~ 16. April 2012 ~
I was interested in the revelations earlier this year of the “predatory open access” phenomenon—publishers who take on open access publishing as a purely profit-generating enterprise, and neglect quality, professional ethics etc. Jeffrey Beall’s blog is a good way to get a view on how this works (he coined the label), and the Chronicle had a good piece on it several weeks back (alas, behind a paywall; if you’ve got no chronicle.com subscription but do have Academic Search Premier, try this link, though you’ll probably need your proxy; or, LexisNexis Academic).
We’re looking at database adds/drops right now, and just for fun I thought I’d see how many of the publishers on Beall’s current list of predatory publishers are in EBSCO’s Academic Search Complete. Turns out it has 175 journals from 14 of the publishers on that list. (A few of these are marked as “coming soon” rather than “available now.”) Specifically, the publishers are:
- Ashdin Publishing
- Bioinfo Publications
- Canadian Center of Science & Education
- David Publishing
- EuroJournals, Inc
- Human Resource Management Academic Research Society
- Indian Society for Education & Environment
- Institute of Advanced Scientific Research
- International Digital Organization for Scientific Information (IDOSI)
- Internet Scientific Publications LLC
- Medwell Journals
- OMICS Publishing Group
- Science Publications
- Scientific Research Publishing
There were also journals from “Bentham Science Publishers”—not sure if this is the same thing as Bentham Open, also on Beall’s list.
175 is really a drop in the bucket for Academic Search Complete, which lists over 7,700 full-text scholarly journals. I’m also not implying that Beall’s list is authoritative—but then we don’t really have alternative to it at the moment. (And it goes without saying that more established publishers are also capable of publishing low-quality journals.) Do we assume that EBSCO checked out this content and found it suitable, or was it a cheap way to pad their title list? How much of this stuff makes it in to their other indexes, and those of their competitors? I have to say it’s a difficult problem in our community-college context, where students are just learning the differences between scholarly and non-scholarly content, and definitely aren’t prepared to make the subtle discriminations called for here…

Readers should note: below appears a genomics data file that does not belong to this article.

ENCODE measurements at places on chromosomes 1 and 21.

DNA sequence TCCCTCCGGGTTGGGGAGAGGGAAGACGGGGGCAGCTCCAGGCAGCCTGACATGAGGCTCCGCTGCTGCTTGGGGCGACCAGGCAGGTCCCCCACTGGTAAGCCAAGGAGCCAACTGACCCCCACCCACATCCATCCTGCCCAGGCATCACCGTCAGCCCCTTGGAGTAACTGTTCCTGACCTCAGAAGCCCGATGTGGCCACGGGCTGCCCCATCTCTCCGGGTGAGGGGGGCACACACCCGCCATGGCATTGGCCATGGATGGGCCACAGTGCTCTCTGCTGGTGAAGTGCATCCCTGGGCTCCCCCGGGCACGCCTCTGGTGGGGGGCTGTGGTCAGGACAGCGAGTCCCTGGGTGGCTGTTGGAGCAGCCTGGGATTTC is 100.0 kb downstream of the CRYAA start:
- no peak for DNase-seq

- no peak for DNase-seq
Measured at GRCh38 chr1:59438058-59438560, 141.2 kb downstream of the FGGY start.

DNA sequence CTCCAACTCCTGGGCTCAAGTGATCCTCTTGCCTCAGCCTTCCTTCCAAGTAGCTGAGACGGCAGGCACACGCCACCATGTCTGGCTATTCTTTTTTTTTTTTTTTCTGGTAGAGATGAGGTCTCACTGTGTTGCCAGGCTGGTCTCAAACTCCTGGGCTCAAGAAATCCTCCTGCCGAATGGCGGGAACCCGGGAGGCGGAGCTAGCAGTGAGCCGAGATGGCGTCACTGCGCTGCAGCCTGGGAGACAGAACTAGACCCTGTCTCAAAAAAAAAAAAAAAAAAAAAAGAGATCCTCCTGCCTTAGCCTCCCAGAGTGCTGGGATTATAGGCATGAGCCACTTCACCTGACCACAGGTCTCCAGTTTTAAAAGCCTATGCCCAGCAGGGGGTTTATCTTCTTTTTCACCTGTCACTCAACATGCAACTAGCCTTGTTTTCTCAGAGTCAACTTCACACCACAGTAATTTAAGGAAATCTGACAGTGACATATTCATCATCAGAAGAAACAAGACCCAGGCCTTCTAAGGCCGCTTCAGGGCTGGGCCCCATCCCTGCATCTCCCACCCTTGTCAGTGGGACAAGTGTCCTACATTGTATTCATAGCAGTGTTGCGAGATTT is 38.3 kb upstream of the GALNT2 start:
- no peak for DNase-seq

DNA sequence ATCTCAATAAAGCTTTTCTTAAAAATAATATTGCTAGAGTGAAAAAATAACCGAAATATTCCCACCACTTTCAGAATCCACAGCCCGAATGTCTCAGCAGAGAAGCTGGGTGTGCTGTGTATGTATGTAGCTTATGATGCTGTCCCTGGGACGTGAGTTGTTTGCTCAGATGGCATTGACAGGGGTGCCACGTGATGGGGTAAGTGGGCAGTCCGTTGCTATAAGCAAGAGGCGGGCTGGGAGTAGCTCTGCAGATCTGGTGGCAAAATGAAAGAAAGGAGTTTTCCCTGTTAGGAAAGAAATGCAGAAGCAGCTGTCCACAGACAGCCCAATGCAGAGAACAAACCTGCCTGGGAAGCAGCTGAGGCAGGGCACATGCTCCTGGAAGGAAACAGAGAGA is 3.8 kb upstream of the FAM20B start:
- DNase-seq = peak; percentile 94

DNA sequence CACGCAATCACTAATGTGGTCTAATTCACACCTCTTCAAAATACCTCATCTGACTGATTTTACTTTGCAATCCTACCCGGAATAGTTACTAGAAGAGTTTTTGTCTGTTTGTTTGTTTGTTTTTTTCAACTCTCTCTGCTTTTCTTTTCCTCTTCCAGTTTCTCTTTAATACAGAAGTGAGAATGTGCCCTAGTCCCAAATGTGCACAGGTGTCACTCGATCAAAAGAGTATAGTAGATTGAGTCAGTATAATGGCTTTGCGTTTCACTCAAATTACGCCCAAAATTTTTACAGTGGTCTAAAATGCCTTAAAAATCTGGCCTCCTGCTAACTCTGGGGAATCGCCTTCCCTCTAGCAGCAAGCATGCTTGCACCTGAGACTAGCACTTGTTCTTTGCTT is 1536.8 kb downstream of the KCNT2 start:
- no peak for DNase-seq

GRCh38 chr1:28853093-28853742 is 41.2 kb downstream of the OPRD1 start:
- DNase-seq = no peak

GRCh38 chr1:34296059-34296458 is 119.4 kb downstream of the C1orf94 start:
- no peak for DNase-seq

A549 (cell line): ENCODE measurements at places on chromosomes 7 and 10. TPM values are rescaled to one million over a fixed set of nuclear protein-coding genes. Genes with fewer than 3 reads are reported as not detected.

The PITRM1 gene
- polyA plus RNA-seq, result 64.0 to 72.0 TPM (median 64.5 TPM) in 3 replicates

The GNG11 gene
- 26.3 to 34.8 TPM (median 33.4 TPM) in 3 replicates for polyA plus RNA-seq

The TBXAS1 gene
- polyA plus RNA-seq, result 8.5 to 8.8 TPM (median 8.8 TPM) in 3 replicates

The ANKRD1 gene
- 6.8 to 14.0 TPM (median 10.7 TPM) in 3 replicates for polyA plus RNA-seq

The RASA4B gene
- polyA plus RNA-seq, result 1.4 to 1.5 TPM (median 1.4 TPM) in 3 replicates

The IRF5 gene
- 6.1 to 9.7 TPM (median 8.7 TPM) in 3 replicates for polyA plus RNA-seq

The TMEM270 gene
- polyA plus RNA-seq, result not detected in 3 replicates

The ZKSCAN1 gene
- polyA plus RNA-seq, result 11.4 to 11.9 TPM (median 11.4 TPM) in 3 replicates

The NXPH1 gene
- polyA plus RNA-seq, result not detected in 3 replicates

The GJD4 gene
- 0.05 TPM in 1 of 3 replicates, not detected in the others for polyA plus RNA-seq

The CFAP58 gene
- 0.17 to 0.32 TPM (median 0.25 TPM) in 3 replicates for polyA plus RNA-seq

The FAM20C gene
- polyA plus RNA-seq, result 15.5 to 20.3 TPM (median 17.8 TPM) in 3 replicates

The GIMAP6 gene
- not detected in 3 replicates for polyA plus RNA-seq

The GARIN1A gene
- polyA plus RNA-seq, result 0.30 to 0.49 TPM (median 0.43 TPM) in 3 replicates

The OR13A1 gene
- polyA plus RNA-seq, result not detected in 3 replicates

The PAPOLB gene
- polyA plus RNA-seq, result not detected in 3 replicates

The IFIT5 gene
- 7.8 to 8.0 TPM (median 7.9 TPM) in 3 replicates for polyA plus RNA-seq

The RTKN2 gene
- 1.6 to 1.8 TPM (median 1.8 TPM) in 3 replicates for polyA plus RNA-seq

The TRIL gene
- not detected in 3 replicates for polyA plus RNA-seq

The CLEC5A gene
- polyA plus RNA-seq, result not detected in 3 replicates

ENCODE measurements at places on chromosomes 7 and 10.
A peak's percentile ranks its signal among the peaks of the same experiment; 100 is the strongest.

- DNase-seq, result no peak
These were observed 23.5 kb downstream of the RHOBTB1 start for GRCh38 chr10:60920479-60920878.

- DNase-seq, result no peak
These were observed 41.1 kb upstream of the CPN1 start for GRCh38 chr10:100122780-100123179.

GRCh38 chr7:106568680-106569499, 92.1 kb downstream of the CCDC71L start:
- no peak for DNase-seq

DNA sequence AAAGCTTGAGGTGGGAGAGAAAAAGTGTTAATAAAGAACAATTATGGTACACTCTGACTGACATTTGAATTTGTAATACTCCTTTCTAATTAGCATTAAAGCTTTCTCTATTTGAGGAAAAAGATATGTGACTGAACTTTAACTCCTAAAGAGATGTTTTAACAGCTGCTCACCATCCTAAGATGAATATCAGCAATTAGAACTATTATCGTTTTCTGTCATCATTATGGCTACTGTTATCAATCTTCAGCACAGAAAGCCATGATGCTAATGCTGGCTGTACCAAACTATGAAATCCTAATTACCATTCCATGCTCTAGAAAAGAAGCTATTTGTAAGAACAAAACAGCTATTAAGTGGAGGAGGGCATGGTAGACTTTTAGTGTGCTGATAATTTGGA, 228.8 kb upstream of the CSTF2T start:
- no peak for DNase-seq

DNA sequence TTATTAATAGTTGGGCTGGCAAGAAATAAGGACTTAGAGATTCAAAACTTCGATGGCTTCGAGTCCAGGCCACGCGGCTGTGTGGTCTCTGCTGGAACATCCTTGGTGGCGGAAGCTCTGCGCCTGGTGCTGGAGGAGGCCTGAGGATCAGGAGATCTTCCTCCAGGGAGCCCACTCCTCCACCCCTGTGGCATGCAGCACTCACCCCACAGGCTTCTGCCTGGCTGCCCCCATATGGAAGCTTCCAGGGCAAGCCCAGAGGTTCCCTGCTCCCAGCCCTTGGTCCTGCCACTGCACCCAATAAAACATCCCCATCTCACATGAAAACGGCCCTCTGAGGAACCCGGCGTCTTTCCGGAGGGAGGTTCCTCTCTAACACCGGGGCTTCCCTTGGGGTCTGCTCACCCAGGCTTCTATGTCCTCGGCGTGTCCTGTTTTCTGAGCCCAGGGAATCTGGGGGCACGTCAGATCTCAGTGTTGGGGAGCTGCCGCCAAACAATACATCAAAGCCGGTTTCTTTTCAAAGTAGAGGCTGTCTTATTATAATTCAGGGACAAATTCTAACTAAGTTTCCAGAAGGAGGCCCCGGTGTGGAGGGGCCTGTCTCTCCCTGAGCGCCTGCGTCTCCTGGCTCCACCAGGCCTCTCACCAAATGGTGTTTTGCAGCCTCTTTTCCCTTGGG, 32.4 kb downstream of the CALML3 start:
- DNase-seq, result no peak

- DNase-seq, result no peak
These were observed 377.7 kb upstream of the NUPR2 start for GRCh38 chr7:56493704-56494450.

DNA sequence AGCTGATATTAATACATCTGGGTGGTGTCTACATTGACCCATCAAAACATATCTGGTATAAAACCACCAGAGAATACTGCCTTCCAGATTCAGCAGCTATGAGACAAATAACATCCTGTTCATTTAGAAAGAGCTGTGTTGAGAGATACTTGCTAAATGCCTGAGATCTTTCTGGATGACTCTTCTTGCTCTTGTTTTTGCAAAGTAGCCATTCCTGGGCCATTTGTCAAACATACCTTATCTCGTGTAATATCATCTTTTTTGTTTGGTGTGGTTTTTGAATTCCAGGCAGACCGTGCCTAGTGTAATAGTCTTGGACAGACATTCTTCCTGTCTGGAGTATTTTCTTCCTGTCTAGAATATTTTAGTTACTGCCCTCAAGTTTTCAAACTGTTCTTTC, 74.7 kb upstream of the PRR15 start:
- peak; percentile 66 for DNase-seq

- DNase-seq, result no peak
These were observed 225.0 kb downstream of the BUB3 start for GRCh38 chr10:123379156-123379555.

Here’s a link to a CSV file of the list, or browse it below:
I also noticed these publishers popping up in EBSCO’s “open access collections”—this is a sort of cool thing EBSCO has done that allows libraries to display directories of open access content via their A-to-Z list.